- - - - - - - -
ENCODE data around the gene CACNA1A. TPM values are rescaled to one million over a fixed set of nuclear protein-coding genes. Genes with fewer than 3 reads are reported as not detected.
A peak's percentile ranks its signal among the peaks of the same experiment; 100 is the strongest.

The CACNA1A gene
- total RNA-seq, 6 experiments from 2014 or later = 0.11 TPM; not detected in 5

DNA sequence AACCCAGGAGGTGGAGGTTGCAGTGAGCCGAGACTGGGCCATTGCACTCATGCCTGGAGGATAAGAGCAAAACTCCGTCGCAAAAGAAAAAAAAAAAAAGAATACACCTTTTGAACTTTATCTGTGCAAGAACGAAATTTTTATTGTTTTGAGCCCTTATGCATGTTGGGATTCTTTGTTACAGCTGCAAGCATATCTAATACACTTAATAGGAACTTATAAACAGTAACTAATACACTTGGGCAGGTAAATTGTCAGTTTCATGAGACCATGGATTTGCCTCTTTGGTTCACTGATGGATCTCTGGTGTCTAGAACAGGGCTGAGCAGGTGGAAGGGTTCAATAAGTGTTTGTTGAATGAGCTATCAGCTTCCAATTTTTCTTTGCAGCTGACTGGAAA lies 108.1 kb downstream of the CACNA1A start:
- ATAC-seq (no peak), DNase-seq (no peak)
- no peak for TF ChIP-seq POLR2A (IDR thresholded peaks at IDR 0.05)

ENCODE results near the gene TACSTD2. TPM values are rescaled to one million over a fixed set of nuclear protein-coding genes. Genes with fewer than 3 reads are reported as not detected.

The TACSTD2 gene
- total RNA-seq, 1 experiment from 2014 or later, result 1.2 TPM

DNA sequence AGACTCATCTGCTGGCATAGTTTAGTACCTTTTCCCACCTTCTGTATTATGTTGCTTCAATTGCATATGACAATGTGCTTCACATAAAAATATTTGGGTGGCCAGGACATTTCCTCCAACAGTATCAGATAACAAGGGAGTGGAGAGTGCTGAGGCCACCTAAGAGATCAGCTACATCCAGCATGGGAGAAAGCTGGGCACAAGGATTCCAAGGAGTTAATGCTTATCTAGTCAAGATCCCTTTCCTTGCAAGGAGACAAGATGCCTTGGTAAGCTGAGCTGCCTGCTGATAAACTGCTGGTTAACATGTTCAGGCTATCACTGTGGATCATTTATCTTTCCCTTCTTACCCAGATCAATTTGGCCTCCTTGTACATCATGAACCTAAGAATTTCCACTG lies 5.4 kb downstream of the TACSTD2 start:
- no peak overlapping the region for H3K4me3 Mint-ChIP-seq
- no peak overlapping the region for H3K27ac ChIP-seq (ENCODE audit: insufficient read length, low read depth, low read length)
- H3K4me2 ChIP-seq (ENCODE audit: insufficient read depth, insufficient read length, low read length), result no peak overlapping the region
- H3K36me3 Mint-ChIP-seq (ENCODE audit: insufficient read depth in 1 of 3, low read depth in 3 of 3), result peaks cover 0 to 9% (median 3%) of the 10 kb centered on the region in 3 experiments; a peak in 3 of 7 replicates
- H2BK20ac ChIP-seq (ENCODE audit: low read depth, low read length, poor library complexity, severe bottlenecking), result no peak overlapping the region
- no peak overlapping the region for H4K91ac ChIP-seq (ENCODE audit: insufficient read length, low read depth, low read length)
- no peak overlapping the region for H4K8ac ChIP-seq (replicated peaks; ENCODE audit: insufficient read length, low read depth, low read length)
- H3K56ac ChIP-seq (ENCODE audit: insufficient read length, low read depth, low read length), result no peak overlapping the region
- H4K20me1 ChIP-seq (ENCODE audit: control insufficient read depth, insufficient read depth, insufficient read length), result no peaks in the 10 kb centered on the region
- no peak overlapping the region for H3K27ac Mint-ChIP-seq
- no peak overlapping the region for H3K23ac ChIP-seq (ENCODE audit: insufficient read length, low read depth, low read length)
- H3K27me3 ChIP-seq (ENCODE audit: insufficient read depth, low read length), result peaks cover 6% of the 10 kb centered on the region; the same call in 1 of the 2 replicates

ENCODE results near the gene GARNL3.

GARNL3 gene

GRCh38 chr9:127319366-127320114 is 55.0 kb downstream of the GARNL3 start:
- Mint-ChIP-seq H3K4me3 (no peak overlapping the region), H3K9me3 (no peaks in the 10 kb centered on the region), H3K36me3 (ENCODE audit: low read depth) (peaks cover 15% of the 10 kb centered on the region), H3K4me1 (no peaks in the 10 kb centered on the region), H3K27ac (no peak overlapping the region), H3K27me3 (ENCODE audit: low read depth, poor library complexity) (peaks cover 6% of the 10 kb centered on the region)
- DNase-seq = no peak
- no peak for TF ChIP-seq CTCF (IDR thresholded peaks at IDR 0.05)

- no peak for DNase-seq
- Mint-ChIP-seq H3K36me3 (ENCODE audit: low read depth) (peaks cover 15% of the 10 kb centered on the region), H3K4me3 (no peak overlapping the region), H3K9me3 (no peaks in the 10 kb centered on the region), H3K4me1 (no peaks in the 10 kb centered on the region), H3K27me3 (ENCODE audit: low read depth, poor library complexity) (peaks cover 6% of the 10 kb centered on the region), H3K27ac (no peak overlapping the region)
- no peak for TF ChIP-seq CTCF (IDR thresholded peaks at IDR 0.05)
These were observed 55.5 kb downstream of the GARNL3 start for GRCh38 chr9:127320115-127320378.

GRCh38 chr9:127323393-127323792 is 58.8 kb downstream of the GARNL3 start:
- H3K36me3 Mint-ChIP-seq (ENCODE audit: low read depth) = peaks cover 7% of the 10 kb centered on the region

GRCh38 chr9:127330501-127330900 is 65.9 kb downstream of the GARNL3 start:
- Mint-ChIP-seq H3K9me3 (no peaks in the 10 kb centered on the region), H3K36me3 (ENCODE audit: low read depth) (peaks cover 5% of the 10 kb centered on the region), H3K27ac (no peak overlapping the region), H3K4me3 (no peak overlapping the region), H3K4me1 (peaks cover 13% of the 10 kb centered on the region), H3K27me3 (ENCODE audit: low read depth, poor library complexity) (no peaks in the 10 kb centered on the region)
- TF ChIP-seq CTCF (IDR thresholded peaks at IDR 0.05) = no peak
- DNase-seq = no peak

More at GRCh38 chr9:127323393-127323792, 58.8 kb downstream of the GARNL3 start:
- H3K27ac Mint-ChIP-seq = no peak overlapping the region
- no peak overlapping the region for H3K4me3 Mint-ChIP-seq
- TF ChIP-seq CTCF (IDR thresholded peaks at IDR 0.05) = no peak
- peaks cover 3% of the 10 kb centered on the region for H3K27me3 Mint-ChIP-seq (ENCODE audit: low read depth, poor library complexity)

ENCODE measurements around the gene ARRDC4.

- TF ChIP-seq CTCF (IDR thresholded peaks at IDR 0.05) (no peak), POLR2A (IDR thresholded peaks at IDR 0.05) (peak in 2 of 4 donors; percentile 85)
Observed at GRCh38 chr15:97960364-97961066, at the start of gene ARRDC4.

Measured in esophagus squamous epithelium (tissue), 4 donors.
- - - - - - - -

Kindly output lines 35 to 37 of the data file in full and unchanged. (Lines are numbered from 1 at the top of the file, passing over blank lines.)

- H3K36me3 Mint-ChIP-seq (ENCODE audit: low read depth) = peaks cover 7% of the 10 kb centered on the region

GRCh38 chr9:127330501-127330900 is 65.9 kb downstream of the GARNL3 start:
- Mint-ChIP-seq H3K9me3 (no peaks in the 10 kb centered on the region), H3K36me3 (ENCODE audit: low read depth) (peaks cover 5% of the 10 kb centered on the region), H3K27ac (no peak overlapping the region), H3K4me3 (no peak overlapping the region), H3K4me1 (peaks cover 13% of the 10 kb centered on the region), H3K27me3 (ENCODE audit: low read depth, poor library complexity) (no peaks in the 10 kb centered on the region)